Reports: U.S. Drone Strikes Violate Laws of War

Amnesty International, Human Rights Watch examine air attacks in Yemen, Pakistan

U.S. drone in Pakistan.
MASSOUD HOSSAINI/AFP/Getty Images
A U.S. drone in Pakistan.
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Two prominent human rights groups released reports today examining the on-the-ground effects of the continuing, semi-covert U.S. drone wars in Yemen and Pakistan – both concluding that some U.S. airstrikes violate the laws of war. One of the two reports, written by Amnesty International, goes even further by suggesting some U.S. strikes may rise to the level of war crimes. Both Amnesty, which investigated strikes in Pakistan, and Human Rights Watch (HRW), whose report focused on Yemen, called for the U.S. government to make public the legal theories underpinning the attacks and to publicly account for those killed in the programs.

While there have been reports on the drone and so-called targeted killing programs before, this is the first time that major NGOs have made such a dramatic statement about specific U.S. strikes. It's also the first time organizations of this size have done their own fieldwork and research, allowing them to make such clear accusations.

Both reports stress that until the legal and policy frameworks are declassified, it is impossible to assess the legality of individual strikes or the programs at large. At the center of the debate is the ambiguity over whether the U.S. is operating in a law of war context (also known as international humanitarian law) or a human rights law framework, which covers a state's obligations in peacetime and is more restrictive than the law of war.

Even within the more permissive law of war context, HRW concludes in its report that two strikes in Yemen violated the rules. One attack, in the village of Sarar in 2012, killed 12 people – including three children and a pregnant woman – in a vehicle leaving a market in central Yemen. The apparent target of the attack, a tribal leader, was not in the vehicle, and according to the report may not have been a member of al Qaeda in the Arabian Peninsula. "It can still be a violation [of the law of war] even if it's a mistake," says Letta Tayler, a terrorism and counterterrorism researcher at HRW and author of the report. "They should have been more careful."

The other attack occurred in al Majalah in southern Yemen in 2009, when cruise missiles fired from a U.S. Navy ship killed at least 41 Bedouin civilians. The missiles were armed with cluster munitions, which, following the initial strike, later exploded and killed four civilians and wounded 13 others. The use of weapons that cannot discriminate between a combatant and a civilian, like cluster bombs, is a violation of the laws of war. Says Tayler, "They just showered the place with cluster bombs."

The Amnesty International report, which focuses on Pakistan, is similarly critical, if not more so. The report looks at two cases, one in which a 68-year-old woman named Mamana Bibi was killed while tending her crops and a separate strike that killed 18 laborers. Amnesty writes that these cases "may constitute extrajudicial executions or war crimes." The authors stress, again, that without knowing more from the U.S. government a full legal analysis of the strikes is impossible.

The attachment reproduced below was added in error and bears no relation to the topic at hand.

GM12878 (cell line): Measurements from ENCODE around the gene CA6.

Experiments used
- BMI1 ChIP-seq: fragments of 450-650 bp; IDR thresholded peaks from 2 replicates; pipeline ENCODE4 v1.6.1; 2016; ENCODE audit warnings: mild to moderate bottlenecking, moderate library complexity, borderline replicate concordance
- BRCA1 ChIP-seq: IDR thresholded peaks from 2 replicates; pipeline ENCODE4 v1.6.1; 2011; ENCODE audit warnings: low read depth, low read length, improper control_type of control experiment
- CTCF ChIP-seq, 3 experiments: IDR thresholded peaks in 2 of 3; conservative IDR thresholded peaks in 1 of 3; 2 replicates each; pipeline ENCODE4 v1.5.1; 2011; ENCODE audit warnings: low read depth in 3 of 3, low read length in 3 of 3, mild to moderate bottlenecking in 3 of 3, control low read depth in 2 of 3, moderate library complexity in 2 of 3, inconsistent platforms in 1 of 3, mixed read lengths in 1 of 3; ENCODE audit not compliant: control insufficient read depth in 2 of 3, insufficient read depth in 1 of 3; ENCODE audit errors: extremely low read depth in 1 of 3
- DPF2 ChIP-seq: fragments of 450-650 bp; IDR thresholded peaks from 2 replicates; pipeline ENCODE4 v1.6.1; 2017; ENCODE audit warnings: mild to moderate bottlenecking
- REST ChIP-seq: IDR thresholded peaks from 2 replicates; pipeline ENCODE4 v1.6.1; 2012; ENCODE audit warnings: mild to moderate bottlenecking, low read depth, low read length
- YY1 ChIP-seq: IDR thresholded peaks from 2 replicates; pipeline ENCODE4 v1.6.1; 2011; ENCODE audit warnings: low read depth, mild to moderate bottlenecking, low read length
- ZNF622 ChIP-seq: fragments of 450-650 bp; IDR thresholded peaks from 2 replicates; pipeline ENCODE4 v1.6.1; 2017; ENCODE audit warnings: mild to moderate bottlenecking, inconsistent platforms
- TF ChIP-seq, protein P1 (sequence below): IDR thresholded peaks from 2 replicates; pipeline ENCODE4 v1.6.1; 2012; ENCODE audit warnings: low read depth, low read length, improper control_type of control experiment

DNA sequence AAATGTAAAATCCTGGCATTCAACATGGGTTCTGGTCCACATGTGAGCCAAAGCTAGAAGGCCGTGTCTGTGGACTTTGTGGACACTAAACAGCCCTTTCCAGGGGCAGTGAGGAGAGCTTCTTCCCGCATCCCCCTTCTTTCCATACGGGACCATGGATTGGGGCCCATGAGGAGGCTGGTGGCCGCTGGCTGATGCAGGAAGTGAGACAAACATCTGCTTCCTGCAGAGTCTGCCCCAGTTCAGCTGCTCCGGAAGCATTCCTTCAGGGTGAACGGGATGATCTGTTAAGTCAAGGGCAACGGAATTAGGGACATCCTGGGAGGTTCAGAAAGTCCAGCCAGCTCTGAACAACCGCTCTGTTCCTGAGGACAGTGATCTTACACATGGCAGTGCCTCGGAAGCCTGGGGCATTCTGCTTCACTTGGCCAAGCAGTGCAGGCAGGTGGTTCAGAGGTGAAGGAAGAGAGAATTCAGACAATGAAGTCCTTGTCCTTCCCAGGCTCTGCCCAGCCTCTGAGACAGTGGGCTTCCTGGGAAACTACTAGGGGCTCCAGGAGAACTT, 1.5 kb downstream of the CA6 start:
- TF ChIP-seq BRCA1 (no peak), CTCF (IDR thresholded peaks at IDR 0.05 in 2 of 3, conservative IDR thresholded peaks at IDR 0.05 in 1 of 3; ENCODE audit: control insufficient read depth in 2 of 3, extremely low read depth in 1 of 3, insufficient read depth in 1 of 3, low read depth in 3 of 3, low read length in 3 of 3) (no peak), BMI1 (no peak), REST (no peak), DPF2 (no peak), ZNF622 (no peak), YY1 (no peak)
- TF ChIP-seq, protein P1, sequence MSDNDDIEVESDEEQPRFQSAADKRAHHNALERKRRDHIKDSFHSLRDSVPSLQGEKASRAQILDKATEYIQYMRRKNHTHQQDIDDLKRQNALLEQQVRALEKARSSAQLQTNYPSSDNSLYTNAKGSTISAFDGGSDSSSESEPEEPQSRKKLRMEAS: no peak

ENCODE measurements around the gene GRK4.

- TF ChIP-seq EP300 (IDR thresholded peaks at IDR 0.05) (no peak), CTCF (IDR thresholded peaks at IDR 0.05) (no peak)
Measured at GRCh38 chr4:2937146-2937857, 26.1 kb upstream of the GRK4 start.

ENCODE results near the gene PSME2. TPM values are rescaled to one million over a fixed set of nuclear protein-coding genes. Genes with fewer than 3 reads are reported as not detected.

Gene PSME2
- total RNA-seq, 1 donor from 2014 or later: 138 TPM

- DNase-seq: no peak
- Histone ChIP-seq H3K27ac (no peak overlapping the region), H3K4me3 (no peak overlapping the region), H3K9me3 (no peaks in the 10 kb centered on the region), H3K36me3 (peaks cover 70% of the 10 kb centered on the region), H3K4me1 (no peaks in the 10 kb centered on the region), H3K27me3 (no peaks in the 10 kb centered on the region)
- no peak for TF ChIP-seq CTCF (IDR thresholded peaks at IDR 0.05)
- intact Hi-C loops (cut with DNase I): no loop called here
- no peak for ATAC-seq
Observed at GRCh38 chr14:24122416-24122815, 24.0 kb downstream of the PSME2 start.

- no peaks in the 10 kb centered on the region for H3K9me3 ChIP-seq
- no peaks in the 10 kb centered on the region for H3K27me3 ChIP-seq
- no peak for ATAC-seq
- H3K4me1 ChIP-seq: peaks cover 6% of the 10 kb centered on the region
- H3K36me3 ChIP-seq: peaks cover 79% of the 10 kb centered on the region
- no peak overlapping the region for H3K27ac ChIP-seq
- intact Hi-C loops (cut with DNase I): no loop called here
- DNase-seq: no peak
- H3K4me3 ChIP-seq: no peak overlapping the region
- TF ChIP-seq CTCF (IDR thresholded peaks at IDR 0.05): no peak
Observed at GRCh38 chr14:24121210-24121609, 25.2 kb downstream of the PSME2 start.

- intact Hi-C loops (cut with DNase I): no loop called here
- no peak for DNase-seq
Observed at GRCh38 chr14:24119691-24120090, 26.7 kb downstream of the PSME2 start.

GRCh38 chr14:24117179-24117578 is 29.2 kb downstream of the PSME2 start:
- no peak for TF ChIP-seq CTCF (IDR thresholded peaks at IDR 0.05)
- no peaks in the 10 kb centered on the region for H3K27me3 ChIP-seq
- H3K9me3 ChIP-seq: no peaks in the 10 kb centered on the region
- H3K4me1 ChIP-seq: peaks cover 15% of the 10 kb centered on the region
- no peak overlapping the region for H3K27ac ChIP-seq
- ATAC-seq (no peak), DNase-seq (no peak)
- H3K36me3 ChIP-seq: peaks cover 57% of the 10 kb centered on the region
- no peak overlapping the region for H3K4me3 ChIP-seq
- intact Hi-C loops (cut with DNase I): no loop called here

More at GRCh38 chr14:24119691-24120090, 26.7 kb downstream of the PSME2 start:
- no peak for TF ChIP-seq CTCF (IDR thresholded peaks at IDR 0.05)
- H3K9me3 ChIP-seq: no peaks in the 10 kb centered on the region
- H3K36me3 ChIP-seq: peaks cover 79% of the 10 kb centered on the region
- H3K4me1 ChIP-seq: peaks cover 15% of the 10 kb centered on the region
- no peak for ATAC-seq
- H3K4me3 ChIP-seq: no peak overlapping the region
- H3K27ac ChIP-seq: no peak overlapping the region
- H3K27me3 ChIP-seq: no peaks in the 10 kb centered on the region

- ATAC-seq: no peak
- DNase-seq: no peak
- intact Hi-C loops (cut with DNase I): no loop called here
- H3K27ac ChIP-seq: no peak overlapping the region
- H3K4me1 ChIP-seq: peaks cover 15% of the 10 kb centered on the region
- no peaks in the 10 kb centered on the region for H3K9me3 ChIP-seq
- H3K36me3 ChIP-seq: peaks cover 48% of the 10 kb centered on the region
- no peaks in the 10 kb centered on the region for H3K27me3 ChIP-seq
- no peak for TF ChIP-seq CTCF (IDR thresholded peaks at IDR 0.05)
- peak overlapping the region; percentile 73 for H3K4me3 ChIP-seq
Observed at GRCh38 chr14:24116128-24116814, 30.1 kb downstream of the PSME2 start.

"The U.S. government has never publicly committed itself to investigating credible accounts of civilian casualties," says Naureen Shah, an advocacy advisor at Amnesty International USA. "If they are investigating [those accounts], why won't they tell us? And if they aren't, they're creating the appearance of indifference."

Recent reports have suggested that the Obama administration's counterterrorism strategy has shifted away from using drones, preferring instead to capture targets alive. That's what the administration did in the case of Abu Anas al-Libi, the accused al Qaeda member who was recently indicted for his alleged role in the 1998 bombing of two U.S. embassies in East Africa.  Simultaneously, the government attempted to capture a man called Ikrimah, reportedly a leader of al Shabab, in a raid in Somalia. Another al Shabab figure, Ahmed Abdulkadir Warsame, was captured by the U.S. in international waters near Yemen in 2011 and, like al-Libi, held on a warship and questioned without immediate access to an attorney.

Whether the reports that Obama is moving away from drones are accurate or premature, the evidence put forward by both human rights groups presents the last few years of U.S. counterterrorism policy as counter-productive at best and possibly criminal at worst. Other accounts have predicted an imminent move of drone operations from the CIA to the Pentagon, but this has yet to happen; the Amnesty report states, "there is no indication this [shift] will occur in the near future."

Tayler, the author of the HRW report, says it's too early to judge whether there has been a significant shift in Obama's policy. "He wants the latitude to take life and capture [without access to an attorney] offered by the war model, but he also wants to show he's doing his utmost to provide protections under a law enforcement model," she says. "But he can't just change the rules as he goes."

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